Re: A tale of two translations

   The following note from a month ago apparently was sent
   to only a subset of linear recipients.  I appologize to 
   those who get two copies.

   Patrick Lincoln, linear moderator

Phil Wadler wrote:

|There are at least two translations that have been discussed of
|intuitionistic logic into intuitionistic linear logic.
|(i)   Standard.  This takes A -> B into (!A) -o B.
|(ii)  Less standard.  This takes A -> B into !(A -o B).

He then remarked that the beta rule is not preserved by the
second translation, and that the second translation induces a
strict [rather than lazy] semantics.

In a personal message, Phil Wadler clarified that he translates the
atom A to !A in the second translation (which makes eminent sense).
I'm not sure atoms are translated as !A for the (!A -o B) standard

In response, Yves Lafont wrote: 
> Two remarks about Phil Wadler's message
> 1) I prefer to say that the second translation takes A->B into !A-o!B. More  
> precisely, it takes an intuitionistic proof of Gamma |- A into a linear proof  
> of ![Gamma] |- ![A] where [A] is defined inductively as follows:
> [P] = P (atomic case), [A->B] = ![A]-o![B].

The !-prefixing of all formulae in the sequent suggests that the translation
is really   [A] = !A and [A->B] = !([A] -o [B]).  I prefer to think in LU
terms, using polarities, and so I see this as saying that all intuitionistic
types are hereditarily positive.  That is, atoms are P (equivalent to !P),
and P->Q is translated as !(P -o Q), where P,Q are positive.  Since we have
only positive polarities, we can freely use left structural rules.  Note that
P -o Q itself is of neutral polarity, and so must be promoted to !(P-oQ). One
can think of this as "the best of translations, the worst of translations".
The best of translations, since it also works in non-intuitionistic contexts,
and the worst, since it is most profligate (derelict).   That is, this chimera
does not rely on the fact that the contexts are themselves translations of
intuitionistic sequents --- and can also deal with neutral polarity head
variables.  An example where the standard (!A -o B) will not work is:
Consider the term  <f x, f x>		% <_,_> is pairing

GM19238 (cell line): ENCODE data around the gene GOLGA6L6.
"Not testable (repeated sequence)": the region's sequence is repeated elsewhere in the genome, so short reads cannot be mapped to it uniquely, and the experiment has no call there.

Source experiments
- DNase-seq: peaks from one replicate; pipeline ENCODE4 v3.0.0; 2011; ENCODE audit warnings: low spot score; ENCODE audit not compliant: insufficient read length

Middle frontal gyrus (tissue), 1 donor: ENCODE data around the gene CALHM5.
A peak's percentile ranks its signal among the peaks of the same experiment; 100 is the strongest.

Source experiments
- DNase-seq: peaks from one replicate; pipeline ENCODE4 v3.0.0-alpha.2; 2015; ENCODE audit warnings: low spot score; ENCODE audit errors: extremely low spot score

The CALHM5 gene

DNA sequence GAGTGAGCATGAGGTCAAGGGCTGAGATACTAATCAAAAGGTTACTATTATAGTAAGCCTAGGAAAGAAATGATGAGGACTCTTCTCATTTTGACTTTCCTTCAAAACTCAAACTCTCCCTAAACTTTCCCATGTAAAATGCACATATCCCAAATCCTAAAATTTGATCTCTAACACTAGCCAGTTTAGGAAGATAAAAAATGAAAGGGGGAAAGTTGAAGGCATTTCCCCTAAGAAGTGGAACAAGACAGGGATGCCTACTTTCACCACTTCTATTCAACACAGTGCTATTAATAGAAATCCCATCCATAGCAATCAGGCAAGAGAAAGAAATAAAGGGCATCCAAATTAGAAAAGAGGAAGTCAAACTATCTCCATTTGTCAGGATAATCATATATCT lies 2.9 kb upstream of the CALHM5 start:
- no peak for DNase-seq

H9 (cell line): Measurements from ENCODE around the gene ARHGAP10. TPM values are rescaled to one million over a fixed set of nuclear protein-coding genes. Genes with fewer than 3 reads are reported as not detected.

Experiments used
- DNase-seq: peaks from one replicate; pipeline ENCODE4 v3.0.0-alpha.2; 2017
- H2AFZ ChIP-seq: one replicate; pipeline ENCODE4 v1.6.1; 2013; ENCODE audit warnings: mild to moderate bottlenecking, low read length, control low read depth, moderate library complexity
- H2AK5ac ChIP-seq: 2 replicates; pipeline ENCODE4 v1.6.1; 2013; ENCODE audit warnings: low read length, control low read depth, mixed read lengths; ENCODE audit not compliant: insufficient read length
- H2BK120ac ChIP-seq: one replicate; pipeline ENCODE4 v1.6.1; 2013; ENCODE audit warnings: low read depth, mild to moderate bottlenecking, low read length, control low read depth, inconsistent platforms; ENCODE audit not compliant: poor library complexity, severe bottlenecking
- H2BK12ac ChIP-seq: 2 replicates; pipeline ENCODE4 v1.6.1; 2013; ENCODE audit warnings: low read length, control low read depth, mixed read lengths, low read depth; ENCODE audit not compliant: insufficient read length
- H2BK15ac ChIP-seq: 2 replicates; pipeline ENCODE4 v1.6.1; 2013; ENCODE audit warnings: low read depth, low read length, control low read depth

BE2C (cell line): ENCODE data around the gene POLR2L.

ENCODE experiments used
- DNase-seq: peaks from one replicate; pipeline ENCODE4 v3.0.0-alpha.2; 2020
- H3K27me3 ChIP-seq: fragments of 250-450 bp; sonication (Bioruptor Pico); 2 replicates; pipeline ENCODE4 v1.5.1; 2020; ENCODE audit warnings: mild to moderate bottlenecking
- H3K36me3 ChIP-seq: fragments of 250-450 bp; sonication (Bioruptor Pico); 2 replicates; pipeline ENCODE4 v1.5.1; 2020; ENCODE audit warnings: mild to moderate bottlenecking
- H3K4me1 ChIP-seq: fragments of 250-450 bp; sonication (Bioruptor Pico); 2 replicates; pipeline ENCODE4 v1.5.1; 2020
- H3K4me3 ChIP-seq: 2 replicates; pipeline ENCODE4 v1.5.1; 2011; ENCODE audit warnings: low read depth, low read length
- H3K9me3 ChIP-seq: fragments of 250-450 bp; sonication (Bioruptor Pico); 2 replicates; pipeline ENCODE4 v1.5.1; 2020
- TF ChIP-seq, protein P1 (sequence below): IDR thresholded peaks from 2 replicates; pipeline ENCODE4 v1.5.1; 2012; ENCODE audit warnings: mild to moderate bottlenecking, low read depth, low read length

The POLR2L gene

which is typed by the sequent (where we follow the first translation)
		f:!(!A -o A), x: !A |- <f x,f x> : A*A

Now consider the non-intuitionistic deduction
!B, A |- A   C |- C
-------------------			% || is par
!B||C, A |- A, C
!B||C, !A |- A,C
!B||C |- !A-oA,C

Unfortunately, we cannot use !-R to promote (!A -o A) and so cannot use 
(Cut).  (In intuitionistic contexts without head variables, the standard
works).  Of course, we ought to exponentiate before introducing ||, but that
is the !(!A-o !B) translation...        I have a note about
a "positive intuitionistic fragment of LU" (reference below).  However,
I haven't looked at all at the denotational semantics, but only the cut
elimination aspect.  My hope is that the usual positive  correlation
space approach will suffice.

	Author="Sanjiva Prasad",
	Title="{The Positive Intuitionistic Fragment of {\bf LU}}",
	Type="ECRC Technical Report",
	Institution="ECRC Munich",

> 2) You are right Phil! The first translation is lazy and the second one is  
> strict. If your prefer, the reduction of proof nets implements a call-by-name  
> strategy by the first translation, and a call-by-value strategy by the second  
> translation. This assumes that we forbid reductions inside boxes and  
> commutative reductions. This restricted reduction of proof nets is called  
> "lazy" by Samson Abramsky. I prefer to say "external" in order to avoid  
> confusion. See my paper "from proof nets to interaction nets" available by ftp  
> anonymous on lmd@univ-mrs in pub/lafont.

I may be far off-base here, but it seems to me that Abramsky's intuition
was that terms with linearly maintained types have to be evaluated and so
they place a demand, whereas those with exponentiated types can be lazily
evaluated.  In the case of the second translation, everything (in particular,
the type of the rhs term) is exponentiated, and so there is no demand-driven
evaluation.  So if there is to be any evaluation it is data driven (strict).